Original story by Catherine Pearlman for Pearlman is the author of Ignore It!: How Selectively Looking the Other Way Can Decrease Behavioral Problems and Increase Parenting Satisfaction.

14 outdoor toys your kids will want to play with beyond summer

They transition seamlessly for indoor play.

With Labor day weekend in the rearview and back-to-school in full swing, most parents are fresh out of boxes to check on their "Fun Concierge" hit list. It's also the point of diminishing returns on investing in summer-only toys. So with that in mind, we've rounded up some of our favorite toys that are not only built to last but will easily make the transition from outdoor to indoor play. Even better, they're Montessori-friendly and largely open-ended so your kids can get a ton of use out of them.

From sunny backyard afternoons to rainy mornings stuck inside, these toys are sure to keep little ones engaged and entertained.

Meadow ring toss game

Plan Toys meadow ring toss game

Besides offering a fantastic opportunity to hone focus, coordination, determination and taking turns, lawn games are just plain fun. Set them up close together for the littles and spread them out when Mom and Dad get in on the action. With their low profile and rope rings, they're great for indoors as well.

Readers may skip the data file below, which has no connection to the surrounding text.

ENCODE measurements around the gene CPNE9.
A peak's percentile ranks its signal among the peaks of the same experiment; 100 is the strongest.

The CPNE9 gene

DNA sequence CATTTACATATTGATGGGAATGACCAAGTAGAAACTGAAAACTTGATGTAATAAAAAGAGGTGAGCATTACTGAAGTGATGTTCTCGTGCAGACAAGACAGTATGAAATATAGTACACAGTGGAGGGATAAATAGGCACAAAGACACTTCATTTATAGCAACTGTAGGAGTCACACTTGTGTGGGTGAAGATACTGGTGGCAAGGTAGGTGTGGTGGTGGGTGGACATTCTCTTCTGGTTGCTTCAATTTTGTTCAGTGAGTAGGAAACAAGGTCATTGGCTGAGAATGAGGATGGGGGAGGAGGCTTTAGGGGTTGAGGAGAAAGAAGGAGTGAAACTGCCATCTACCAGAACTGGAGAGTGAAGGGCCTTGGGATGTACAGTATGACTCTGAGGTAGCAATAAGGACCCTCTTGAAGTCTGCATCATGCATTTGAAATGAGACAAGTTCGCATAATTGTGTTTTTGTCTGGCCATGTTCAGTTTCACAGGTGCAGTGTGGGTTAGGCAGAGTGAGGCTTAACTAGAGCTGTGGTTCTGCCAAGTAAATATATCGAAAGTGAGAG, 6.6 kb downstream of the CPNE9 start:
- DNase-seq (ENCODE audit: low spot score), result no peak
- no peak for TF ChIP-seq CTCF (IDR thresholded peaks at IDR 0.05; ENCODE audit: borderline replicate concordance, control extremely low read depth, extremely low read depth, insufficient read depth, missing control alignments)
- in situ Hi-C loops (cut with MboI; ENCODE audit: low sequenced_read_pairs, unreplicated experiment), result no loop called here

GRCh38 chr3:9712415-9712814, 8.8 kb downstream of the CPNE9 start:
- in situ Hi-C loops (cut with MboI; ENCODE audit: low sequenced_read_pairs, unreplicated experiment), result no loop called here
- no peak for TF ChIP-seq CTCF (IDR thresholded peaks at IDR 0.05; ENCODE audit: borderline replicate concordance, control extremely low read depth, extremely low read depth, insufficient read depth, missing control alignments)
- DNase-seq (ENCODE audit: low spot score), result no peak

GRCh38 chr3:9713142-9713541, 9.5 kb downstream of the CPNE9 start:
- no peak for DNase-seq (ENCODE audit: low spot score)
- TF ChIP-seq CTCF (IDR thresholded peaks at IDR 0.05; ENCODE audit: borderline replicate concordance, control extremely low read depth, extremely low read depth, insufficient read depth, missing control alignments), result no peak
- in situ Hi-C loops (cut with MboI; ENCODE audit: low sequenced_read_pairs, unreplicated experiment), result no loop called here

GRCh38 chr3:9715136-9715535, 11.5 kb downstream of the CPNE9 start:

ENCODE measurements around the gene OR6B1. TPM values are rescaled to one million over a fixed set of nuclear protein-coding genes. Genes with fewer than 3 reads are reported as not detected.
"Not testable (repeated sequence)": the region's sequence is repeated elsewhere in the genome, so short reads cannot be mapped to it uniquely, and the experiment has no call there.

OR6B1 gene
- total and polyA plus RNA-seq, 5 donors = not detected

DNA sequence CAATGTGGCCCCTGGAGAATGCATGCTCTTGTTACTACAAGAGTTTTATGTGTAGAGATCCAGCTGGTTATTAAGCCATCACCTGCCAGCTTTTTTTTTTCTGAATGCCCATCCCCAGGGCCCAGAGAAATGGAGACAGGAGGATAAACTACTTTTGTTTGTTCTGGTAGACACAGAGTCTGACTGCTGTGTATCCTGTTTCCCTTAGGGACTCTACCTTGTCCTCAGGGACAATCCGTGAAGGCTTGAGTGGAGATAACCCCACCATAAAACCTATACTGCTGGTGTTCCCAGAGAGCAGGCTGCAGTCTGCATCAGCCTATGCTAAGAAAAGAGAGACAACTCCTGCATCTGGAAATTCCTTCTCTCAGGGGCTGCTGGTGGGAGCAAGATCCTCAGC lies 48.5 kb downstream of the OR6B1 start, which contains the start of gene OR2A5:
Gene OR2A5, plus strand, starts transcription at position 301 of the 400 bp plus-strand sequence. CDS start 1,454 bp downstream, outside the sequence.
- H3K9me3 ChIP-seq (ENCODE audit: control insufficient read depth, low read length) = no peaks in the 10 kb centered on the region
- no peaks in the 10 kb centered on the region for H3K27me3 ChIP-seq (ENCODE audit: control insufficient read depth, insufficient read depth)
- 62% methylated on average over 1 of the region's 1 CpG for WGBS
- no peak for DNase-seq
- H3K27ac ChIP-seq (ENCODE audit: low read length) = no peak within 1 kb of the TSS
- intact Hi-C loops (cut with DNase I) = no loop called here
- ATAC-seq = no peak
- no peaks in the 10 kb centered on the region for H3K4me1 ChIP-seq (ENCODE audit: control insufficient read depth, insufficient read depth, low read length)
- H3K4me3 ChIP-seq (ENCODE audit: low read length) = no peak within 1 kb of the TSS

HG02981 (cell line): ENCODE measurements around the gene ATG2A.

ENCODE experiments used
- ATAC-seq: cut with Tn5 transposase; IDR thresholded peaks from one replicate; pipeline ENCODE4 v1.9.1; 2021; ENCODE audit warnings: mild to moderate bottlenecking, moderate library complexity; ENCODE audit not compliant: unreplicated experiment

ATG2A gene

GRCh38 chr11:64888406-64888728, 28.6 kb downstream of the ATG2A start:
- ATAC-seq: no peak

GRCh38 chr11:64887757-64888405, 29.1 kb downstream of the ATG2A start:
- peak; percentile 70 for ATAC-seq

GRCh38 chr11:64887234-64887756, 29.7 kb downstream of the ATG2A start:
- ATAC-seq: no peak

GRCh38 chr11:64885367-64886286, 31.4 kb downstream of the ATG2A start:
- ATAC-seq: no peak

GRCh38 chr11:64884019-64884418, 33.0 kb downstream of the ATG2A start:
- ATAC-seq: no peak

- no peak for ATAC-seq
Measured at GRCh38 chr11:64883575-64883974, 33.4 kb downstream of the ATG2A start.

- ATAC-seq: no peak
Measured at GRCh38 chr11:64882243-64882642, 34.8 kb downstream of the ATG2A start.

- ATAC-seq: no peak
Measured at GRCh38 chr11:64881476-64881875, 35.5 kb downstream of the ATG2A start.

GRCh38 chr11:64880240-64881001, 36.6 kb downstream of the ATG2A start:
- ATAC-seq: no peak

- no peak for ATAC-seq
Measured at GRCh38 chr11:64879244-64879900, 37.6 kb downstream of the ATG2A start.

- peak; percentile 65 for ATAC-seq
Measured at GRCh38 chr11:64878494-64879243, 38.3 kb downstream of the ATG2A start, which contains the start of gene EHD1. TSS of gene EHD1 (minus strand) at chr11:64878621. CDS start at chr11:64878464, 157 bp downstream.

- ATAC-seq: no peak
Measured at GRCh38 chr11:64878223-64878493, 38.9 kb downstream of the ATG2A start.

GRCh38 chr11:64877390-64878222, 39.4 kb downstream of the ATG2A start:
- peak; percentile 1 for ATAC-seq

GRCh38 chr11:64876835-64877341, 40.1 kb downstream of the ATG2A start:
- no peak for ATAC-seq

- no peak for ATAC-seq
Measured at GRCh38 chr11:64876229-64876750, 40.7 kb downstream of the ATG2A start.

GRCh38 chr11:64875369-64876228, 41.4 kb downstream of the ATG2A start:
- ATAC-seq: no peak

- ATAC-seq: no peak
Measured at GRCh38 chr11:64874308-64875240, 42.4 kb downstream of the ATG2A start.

Balance board

Plan Toys balance board

Balance boards are a fabulous way to get the wiggles out. This one comes with a rope attachment, making it suitable for even the youngest wigglers. From practicing their balance and building core strength to working on skills that translate to skateboarding and snowboarding, it's a year-round physical activity that's easy to bring inside and use between Zoom classes, too!


Detective set

Plan Toys detective setDetective Set

This set has everything your little detective needs to solve whatever mystery they might encounter: an eye glasses, walkie-talkie, camera, a red lens, a periscope and a bag. Neighborhood watch? Watch out.


Wooden doll stroller

Janod wooden doll strollerWooden Doll Stroller

Take their charges on a stroll around the block with this classic doll stroller. With the same versatility they're used to in their own ride, this heirloom quality carriage allows their doll or stuffy to face them or face the world.


Sand play set

Plan Toys sand set